Friday, November 21, 2014

St Louis Fed Puts Out Video Attack On Gold Standard

David Andolfatto, a vice president and economist with the St. Louis Fed, has put out a series of videos on the gold standard. In the clip below, he attacks the gold standard as a means of exchange and argues that fiat paper money is a better system.

In this brief two minute and 16 second video, the series of distortions is quite remarkable.

First the statement is made that under the Federal Reserve System, price instability has been eliminated. This is simply absurd. The price level has increased by 2298.3% since the start if the Federal Reserve.

What one dollar bought you in 1913, would now cost $23.98.

[T]he executive director of the U.S. Congressional Gold Commission has explained the absurdity of the St. Louis Fed claim:
[T[he great virtue of the gold standard was that it assured long-term price stability. Compare the aforementioned average annual inflation rate of 0.1 percent between 1880 and 1914 with the average of 4.1 percent between 1946 and 2003
Andolfatto then goes on to create a scenario where under a "gold standard" there would not be enough gold for those wanting to redeem thier paper into gold. But the problem here is not the gold standard per se, it is a central bank printing more receipts for gold then actual gold that is held by the CB.

The easy solution to this problem, which Andolfatto does not discuss, is either a return to gold as currency (as opposed to a gold standard) or a gold standard where the central bank does not print receipts (currency) beyond the amount that is actually backed up by gold in its vaults.

Further, Andolfatto does not discuss the business cycle implications of central bank money printing. He, incorrectly, implies that it has something to do with the gold standard. when it is in fact the result of any type of central bank money printing.

For more on these topics see:

The Fed Flunks: My Speech at the New York Federal Reserve Bank by Robert Wenzel


Austrian School Business Cycle Theory by Murray Rothbard


  1. "Gold Is Money And Nothing Else" - JP Morgan's Full December 1912 Testimony To Congress

    In December 1912, no lessor man than J.P.Morgan testified to Congress to "justify Wall Street," during investigations over alleged manipulation and collusion. The transcript reads like it could have been given yesterday (as nothing ever changes) but at its heart the banker laid out 33 "Morgan Epigrams" which appear - in the ensuing 102 years - have been lost to greed and arrogance... The irony is wondrous: "Securities do not always prove good", "Money is gold, and nothing else", "I think manipulation is always bad."

    J.P.Morgan's 33 Epigrams:

  2. There's no doubt in my mind that if the Fed responded to a bank run by creating new money on demand to cover any shortfall, the run would be quickly contained. There wouldn't be a run in the first place.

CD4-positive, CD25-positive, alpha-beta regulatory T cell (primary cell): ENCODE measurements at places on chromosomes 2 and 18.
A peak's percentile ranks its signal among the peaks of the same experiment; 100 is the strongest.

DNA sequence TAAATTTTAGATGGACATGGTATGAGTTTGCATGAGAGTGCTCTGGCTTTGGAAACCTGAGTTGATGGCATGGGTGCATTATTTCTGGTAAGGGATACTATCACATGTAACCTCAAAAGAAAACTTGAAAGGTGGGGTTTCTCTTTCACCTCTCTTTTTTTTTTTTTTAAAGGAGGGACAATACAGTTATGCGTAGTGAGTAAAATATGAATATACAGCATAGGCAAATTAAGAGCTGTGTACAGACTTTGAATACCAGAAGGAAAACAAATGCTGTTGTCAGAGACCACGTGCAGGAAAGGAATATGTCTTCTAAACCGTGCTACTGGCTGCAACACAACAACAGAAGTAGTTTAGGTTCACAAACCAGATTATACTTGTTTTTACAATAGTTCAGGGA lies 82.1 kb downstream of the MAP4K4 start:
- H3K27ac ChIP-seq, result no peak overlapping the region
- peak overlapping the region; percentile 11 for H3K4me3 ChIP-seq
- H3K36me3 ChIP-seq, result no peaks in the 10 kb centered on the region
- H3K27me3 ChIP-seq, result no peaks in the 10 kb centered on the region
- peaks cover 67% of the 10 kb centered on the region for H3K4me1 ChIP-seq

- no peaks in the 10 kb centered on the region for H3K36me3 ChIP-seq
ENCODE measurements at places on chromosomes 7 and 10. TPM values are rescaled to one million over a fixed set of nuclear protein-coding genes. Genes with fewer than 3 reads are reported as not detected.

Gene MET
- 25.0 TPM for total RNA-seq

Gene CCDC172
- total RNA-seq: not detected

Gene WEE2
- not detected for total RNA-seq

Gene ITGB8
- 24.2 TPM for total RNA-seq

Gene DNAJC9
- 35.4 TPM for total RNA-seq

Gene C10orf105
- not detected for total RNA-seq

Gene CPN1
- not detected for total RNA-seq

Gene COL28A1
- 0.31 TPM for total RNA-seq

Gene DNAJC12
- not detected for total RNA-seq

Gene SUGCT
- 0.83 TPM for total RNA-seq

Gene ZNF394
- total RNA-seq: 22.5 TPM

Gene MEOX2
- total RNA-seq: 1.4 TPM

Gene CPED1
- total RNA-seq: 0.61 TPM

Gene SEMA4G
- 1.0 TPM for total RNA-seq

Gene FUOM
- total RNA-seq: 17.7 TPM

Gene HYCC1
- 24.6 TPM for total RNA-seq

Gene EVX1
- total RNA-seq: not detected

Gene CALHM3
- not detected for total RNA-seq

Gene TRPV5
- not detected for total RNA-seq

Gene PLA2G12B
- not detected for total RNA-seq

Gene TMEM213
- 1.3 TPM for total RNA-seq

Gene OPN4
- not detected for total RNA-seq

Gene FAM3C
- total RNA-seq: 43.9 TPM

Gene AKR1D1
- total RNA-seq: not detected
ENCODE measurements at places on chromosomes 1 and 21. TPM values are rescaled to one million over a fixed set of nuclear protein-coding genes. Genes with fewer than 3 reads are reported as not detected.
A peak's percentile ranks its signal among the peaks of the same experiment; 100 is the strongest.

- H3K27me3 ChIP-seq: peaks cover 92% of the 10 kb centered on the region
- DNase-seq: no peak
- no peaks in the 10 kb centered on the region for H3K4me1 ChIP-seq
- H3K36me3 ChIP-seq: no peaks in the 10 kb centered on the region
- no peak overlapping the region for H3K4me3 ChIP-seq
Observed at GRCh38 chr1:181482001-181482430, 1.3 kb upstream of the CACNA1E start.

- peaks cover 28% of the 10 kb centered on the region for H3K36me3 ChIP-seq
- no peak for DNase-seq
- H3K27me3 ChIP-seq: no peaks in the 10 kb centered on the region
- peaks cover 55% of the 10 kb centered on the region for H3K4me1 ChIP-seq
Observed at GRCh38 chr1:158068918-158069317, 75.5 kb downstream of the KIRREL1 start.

But if that's their policy, why do we have deposit insurance? The Fed could simply make it policy to generate new money for any depositor who wants to withdraw from a bank that doesn't have it on hand. What's a little more inflation on top of what they already produce?

    The big culprit he (deliberately?) omitted is the role fractional reserve banking plays in bank panics. Because if the deposits are in the bank, there's nothing to panic about...

  3. But just as a 'gold standard' is supposed to blame for the Fed bonehead's remark about bank runs.......we also need a honest and 100% reserve banking system, and not the corrupt and essentially bankrupt fractional reserve system to prevent this. Also, the definition of inflation itself is ONLY the increase in money supply, either being increase in the supply of a commodity money or the much more convenient and evil simple paper money creation fiat system.

  4. The Golden Canary

    Currently precious metals prices are lower than the cost to mine them. Sure, miners can go to their hi-grade veins and keep running, but that is not a sustainable business model, only to be used for emergency situations.
    The central mass media companies, all owned by the same cabal of investors, are providing the canary songs. They have collectively acted to keep most gold stories out of the news. Several notable analysts have changed their songs, joining the dead canary, consistently insisting that gold is not manipulated, that it trades according to supply and demand rules.

    But these analysts are also resorting to the argument tactics of propagandists: making flat out denials of a problem with no credible evidence other than "the canary is still singing," outright ridicule of others who disagree instead of honest debate and dialog.

    Are we in an emergency situation?

    Over the past several years, we are discovering now, the Chinese government has imported massive quantities of gold—in fact, they have been purchasing more gold than the world’s gold mines combined produce each year. The rest is purchased from the recycled gold supply—you know, all those little shops that will buy your broken jewelry and any other gold items that you need to exchange for dollars. But while China has been importing over 2000 tons per year, the World Gold Council has been singing a Chinese song of 500 tons per year. China don’t care. They like buying undervalued gold. I wonder what they plan to do with it all as they implement their plan to become a world reserve currency?

  5. I especially like the part where the Gov (hey, where's the FED in this picture?) recaptures the excess funds "lent" to reduce the panic.
    Yeah, like THAT'S gonna happen. That would be fun to watch. (from the Cayman's sitting on a pot of gold, maybe)